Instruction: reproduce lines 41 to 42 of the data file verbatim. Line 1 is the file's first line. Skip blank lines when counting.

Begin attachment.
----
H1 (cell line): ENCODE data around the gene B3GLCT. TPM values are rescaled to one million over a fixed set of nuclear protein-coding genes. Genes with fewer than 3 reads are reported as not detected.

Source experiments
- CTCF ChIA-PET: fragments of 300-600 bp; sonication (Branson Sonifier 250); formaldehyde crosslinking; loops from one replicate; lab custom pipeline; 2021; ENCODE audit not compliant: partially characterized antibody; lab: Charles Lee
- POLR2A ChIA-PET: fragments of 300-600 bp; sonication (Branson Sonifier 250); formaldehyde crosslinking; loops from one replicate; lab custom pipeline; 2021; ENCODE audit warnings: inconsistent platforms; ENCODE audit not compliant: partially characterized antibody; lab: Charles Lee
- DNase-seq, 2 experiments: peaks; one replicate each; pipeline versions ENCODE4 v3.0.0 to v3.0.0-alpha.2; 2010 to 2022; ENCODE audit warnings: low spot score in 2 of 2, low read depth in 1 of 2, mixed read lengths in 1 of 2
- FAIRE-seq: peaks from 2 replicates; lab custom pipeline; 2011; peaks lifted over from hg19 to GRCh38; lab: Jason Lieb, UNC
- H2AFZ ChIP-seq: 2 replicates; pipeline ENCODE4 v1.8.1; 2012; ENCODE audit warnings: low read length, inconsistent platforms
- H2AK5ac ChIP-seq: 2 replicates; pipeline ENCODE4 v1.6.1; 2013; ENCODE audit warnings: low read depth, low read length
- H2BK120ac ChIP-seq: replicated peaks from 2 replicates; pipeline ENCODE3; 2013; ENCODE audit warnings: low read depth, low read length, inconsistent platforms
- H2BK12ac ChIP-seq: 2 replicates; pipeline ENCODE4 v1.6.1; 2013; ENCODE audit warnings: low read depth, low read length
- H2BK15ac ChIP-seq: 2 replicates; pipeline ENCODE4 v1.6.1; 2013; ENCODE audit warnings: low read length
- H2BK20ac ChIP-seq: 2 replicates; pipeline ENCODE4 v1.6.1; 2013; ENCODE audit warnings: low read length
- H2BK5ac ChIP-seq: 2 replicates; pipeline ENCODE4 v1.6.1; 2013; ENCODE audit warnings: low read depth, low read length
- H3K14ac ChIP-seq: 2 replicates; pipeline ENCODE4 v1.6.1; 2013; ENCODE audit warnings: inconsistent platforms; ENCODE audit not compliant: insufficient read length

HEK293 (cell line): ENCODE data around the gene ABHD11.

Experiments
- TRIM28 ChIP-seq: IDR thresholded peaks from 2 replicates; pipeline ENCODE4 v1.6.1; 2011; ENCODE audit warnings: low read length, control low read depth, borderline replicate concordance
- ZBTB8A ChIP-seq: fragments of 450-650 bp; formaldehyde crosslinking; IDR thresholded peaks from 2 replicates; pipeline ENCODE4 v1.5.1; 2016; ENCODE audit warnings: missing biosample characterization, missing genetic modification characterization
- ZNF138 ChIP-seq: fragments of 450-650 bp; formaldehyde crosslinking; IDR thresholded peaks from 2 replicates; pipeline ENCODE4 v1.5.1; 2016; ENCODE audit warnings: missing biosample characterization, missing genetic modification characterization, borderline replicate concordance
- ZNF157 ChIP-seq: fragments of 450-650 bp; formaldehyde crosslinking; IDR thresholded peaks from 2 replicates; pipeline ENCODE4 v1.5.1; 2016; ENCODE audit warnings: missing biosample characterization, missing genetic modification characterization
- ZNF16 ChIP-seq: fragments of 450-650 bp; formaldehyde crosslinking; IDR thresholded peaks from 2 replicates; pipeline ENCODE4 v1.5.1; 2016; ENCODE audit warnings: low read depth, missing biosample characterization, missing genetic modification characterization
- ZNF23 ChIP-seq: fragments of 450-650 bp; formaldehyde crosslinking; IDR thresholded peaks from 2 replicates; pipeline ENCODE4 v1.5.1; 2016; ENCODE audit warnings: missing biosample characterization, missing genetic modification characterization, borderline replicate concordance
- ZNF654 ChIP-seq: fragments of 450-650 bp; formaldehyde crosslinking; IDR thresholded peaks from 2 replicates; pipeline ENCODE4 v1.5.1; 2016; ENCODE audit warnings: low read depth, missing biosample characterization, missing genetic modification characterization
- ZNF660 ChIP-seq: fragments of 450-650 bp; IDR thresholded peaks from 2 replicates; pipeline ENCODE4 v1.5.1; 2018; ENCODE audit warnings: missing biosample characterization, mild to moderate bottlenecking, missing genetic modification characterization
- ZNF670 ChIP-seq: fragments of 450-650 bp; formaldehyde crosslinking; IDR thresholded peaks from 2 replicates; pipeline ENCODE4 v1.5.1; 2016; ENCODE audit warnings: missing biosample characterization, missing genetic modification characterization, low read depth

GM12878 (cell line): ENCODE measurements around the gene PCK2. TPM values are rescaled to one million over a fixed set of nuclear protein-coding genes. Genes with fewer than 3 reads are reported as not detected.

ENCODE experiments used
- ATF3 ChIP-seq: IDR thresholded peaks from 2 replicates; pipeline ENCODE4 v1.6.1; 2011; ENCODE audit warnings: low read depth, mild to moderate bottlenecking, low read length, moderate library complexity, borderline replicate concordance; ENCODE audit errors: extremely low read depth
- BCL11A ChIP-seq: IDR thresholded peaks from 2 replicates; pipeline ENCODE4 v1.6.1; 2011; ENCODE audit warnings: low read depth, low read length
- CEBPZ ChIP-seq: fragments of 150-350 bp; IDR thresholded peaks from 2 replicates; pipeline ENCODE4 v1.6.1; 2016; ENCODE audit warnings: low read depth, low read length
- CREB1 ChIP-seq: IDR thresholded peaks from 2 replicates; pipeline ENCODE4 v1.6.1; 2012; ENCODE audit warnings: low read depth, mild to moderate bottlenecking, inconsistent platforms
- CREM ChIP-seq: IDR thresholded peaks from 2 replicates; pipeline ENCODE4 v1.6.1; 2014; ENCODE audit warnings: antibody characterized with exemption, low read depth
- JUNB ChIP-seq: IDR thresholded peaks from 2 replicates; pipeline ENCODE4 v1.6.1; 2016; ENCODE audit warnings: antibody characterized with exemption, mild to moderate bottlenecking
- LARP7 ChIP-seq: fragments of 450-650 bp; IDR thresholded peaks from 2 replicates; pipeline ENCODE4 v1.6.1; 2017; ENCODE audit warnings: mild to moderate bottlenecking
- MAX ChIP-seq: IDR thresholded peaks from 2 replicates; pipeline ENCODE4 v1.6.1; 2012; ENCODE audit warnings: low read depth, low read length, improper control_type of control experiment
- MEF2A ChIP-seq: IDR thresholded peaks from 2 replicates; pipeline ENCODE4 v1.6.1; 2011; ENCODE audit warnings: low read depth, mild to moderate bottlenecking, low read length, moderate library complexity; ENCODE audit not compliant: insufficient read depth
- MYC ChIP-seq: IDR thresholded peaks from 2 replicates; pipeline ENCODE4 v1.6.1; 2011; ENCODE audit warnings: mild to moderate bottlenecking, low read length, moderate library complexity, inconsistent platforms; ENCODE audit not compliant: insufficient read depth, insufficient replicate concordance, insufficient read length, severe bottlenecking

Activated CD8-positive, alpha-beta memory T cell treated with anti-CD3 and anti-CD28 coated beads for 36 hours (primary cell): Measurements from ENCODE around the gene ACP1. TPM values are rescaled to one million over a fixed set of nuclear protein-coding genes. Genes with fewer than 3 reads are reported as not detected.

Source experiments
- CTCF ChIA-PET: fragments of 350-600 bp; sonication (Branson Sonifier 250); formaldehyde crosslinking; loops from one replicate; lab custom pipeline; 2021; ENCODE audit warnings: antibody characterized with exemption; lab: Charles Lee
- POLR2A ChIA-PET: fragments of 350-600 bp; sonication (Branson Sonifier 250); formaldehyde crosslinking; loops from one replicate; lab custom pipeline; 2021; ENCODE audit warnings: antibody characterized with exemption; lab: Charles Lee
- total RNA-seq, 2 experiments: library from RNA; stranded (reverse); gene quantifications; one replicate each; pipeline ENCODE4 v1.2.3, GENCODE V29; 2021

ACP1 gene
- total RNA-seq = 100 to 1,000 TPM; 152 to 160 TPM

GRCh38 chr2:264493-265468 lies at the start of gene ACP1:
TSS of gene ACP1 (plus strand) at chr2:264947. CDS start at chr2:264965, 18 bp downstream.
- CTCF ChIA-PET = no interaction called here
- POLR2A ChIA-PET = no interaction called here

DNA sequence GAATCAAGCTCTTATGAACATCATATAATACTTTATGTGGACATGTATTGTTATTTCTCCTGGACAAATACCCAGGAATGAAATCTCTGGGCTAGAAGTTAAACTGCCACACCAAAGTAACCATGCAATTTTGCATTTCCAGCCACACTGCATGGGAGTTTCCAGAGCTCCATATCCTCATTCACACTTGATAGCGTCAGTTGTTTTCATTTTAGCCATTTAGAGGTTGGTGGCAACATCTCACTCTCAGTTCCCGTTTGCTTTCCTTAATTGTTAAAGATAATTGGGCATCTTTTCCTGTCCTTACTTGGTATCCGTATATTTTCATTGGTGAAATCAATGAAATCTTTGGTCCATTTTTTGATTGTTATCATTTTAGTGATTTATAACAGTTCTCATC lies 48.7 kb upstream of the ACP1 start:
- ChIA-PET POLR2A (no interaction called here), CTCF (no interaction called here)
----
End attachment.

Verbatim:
- POLR2A ChIA-PET: fragments of 350-600 bp; sonication (Branson Sonifier 250); formaldehyde crosslinking; loops from one replicate; lab custom pipeline; 2021; ENCODE audit warnings: antibody characterized with exemption; lab: Charles Lee
- total RNA-seq, 2 experiments: library from RNA; stranded (reverse); gene quantifications; one replicate each; pipeline ENCODE4 v1.2.3, GENCODE V29; 2021